Djokovic Is Obnoxious, But His Story Highlights Cruelty of Australian Detention

Tennis player Novak Djokovic’s refusal to get vaccinated against COVID-19 — and his subsequent efforts to manipulate Australia’s medical exemption system so as to be allowed a visa to enter the country and compete in the first Grand Slam of the year — is one of the most surreal developments in tennis history.

As of this writing, the stubbornly unvaccinated Djokovic is still in Australia, and still slated to play in the championships starting on Monday. Yet, for days now, he’s been hanging on by a thread. On Friday evening, Australian time, Alex Hawke, the country’s immigration minister, decided, for the second time in nine days, to expel him from the country for breaking quarantine rules while infected with COVID, for misleading immigration authorities about his travels prior to entering the country earlier this month, and for becoming a focal point of anti-vaccine sentiment in the country.

Djokovic’s team is appealing, but he is quickly running out of options. It is more than probable that the world’s best tennis player will, just before the Australian Open begins, be unceremoniously dumped onto a plane and told not to return to Australia for at least three years.

The course of events that have unfolded since Djokovic was first detained by immigration authorities on January 5 is an extraordinary example of self-sabotage from one of the sporting world’s most famous figures, who, in recent years, acquired the media nickname “No-Vax Djokovic” for his controversial opinions regarding vaccines.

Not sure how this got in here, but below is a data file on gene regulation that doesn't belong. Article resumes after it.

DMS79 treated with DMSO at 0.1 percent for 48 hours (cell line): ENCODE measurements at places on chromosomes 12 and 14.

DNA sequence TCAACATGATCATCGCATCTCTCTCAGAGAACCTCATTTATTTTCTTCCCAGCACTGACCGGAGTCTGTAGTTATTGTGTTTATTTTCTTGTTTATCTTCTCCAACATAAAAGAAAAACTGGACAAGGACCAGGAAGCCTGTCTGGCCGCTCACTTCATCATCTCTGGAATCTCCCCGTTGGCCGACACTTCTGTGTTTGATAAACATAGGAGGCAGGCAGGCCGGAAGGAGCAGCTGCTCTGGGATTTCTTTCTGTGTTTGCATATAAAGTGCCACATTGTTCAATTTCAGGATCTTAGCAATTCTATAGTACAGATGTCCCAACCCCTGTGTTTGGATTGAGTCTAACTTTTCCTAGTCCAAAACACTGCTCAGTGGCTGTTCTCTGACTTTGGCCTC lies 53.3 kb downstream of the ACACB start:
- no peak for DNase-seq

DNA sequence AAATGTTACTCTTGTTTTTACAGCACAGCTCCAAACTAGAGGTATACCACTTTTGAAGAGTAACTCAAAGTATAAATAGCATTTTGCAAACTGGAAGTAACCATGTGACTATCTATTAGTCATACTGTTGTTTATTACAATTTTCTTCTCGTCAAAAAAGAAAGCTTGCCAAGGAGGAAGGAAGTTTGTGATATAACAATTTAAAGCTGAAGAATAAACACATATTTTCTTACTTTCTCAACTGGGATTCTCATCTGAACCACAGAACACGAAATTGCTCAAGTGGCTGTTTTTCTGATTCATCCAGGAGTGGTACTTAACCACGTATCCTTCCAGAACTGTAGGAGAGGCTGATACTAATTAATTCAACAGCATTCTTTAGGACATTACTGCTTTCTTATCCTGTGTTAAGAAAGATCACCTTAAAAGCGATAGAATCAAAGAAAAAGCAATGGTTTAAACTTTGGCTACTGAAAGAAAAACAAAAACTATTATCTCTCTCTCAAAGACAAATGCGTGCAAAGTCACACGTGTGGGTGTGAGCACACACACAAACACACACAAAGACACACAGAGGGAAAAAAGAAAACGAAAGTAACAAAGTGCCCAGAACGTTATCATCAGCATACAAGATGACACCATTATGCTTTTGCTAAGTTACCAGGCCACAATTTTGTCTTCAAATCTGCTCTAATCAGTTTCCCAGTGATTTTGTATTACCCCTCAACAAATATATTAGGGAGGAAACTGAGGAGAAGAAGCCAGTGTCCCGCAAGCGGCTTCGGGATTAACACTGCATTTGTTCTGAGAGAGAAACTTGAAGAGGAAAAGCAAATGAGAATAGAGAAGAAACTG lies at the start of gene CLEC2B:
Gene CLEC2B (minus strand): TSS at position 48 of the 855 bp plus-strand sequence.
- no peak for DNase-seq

But, by accident rather than design, Djokovic’s surreal and self-inflicted drama has also served the important purpose of turning global public attention toward the cruel treatment that Australia routinely metes out to undocumented immigrants seeking asylum in the country.

To summarize events to date: Australia — which implemented one of the world’s strictest and longest lockdowns in an effort to emulate China’s zero-COVID stance — has a policy of only letting vaccinated travelers enter the country. Medical exemptions are allowed, but the criteria for these exemptions is narrow. A couple weeks ago, however, Djokovic, a nine-time winner of the Australian Open, boarded a plane to Australia unvaccinated, having been granted an exemption to allow him in.

After a hullabaloo about this, the country’s prime minister, Scott Morrison, went on a very public warpath against the world’s top tennis player. As a result, when the Serbian player arrived, he was promptly detained by immigration authorities, who noted that the type of visa he had applied for didn’t allow for medical exemptions. After a night of arguing with authorities, Djokovic — who is tied with Roger Federer and Rafael Nadal for the most Grand Slam wins of any male player in history, and who was predicted by many to win the Australian Open and break the tie — was unceremoniously carted off to a detention center and locked up in a room with several other detainees.

The hotel-cum-jail that Djokovic ended up in housed several dozen would-be refugees and asylum seekers caught up in Australia’s notoriously harsh immigration detention system. Nine years ago, the current Liberal-National governing coalition got elected on a “stopping the boats” anti-immigration policy, implementing Operation Sovereign Borders to repel boatloads of refugees. Soon afterwards, it began locking up would-be immigrants in off-shore detention sites on the islands of Nauru and Papua New Guinea, and only reluctantly let some onto mainland Australian soil when they were too sick to be kept in the island detention fortresses any longer. Once in Australia, they were housed in overcrowded and under-resourced privately run “hotels” for years at a stretch. Some of those with whom Djokovic was detained have been held for up to nine years, since the earliest days of Operation Sovereign Borders.